Philosophers advocating a flat ontology are motivated by two different goals. First, they aim to accept as an object almost any candidate put forward. This results in a proliferation of many different kinds of objects, such as tables, chairs, atoms, strings, persons, cities, countries, representations, thoughts, feelings, qualities, events, facts, relations, and so on. Second, they desire to prevent any hierarchy between objects. No object should be more or less an object than any other object. In other words, there are no objects that are more fundamental or more privileged than others.
Both goals correspond to two different dimensions of any proposed flat ontology, namely its breath (scope) and its depth (hierarchy). The flattest ontology should have a maximal scope and zero depth. But then one given flat ontology can actually be more or less flat than another suggested one. Your flat ontology could be flatter than mine, just in case yours allows for more different types of objects or includes less hierarchical levels between objects.
Take quantificationalists such as Frege, Russell and Quine. According to them there are no things that do not exist. Saying this refers to the second dimension of flatness. For they do not want to introduce different levels of objects, that is to say, a hierarchy between objects that actually exist and objects that merely are but do not exist. However, with respect to the first dimension of flatness their ontology is in fact not flat at all. The reason for this is that they exclude many candidates for being an object. For example, they surely do not allow possibilia and impossibilia to be objects.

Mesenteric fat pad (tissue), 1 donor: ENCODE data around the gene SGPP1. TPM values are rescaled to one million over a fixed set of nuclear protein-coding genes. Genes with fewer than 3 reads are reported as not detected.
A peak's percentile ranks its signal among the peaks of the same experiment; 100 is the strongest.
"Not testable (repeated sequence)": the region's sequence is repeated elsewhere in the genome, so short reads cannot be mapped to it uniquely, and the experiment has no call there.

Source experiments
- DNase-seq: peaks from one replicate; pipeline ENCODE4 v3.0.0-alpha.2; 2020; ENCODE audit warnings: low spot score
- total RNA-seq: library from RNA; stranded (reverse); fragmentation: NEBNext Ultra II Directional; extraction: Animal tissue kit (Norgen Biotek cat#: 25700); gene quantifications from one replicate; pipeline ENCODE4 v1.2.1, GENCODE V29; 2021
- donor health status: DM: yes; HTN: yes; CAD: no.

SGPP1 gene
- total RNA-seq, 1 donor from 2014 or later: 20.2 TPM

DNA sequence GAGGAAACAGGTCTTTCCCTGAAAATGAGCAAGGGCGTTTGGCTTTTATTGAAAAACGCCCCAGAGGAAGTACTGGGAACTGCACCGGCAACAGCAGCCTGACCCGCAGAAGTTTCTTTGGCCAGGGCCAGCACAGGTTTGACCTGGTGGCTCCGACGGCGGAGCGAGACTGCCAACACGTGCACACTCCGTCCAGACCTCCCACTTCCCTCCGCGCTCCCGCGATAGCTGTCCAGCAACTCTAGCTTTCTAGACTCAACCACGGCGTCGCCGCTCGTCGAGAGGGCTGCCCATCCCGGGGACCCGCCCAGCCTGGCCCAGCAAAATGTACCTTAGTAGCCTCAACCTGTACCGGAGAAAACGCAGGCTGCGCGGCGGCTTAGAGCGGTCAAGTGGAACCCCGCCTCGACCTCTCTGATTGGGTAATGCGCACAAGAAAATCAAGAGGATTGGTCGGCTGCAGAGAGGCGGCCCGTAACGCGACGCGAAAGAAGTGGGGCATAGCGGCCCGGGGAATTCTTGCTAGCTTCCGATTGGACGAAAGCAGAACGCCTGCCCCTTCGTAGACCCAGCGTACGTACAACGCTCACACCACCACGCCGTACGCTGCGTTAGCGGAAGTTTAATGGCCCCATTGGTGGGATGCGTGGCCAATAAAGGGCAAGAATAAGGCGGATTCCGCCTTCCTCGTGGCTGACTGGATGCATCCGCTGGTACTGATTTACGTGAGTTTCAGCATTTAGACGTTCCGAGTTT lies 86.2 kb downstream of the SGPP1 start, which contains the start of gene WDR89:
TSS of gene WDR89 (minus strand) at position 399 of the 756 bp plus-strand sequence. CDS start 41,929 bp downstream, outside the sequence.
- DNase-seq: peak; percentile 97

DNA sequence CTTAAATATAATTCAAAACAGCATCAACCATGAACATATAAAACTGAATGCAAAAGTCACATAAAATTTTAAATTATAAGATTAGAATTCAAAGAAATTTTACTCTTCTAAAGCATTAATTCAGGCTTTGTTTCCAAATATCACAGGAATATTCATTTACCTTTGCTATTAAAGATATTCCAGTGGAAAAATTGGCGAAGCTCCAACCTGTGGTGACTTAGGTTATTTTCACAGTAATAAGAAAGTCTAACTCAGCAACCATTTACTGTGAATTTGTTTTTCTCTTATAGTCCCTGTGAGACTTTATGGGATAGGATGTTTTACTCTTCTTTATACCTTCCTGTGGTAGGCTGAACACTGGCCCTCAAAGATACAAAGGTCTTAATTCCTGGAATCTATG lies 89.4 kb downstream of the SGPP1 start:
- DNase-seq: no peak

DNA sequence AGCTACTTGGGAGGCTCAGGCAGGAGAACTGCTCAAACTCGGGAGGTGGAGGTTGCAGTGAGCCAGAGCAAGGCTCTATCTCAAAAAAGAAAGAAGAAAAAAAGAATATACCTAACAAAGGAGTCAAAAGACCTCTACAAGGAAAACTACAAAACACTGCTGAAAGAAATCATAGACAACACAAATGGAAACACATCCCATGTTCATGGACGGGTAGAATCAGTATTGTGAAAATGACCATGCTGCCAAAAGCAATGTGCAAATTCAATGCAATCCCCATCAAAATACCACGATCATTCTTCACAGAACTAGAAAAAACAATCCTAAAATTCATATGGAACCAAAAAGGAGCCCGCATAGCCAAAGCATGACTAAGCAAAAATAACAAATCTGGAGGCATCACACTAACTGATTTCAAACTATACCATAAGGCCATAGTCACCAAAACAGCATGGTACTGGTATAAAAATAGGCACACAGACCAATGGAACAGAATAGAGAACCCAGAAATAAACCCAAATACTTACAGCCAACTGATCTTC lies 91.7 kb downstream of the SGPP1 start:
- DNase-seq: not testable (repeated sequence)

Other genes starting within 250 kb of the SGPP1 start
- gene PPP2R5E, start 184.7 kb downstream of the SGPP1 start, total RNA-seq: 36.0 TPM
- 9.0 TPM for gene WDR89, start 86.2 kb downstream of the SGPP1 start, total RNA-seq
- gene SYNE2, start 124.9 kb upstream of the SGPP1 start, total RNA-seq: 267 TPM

Contrary to quantificationalists, neo-Meinongians advocate a flat ontology in the first sense. For they want to count possibilia and even impossibilia as genuine objects, leading to a wide range of different kinds of objects. Yet, with respect to the second dimension they are in fact not advocating a flat ontology at all. The reason for this is that they accept a hierarchy between objects, namely between those that actually exist and those that just be but don't exist.
So neither quantificationalists such as Frege, Russell and Quine, nor neo-Meinongians are true advocates of a flat ontology. An example of a true flat ontologist would be Tristan Garcia. In the first part of his fascinating book Form and Object. A treatise on things he accepts almost* every candidate for being a thing, while at the same time preventing any hierarchy between things. Anything is a thing, no matter what. Everything is equally something. No more, no less.
(*) "The world is precisely that which is not some-thing. It hardly has any other determination" (T. Garcia, Form and Object, p. 86)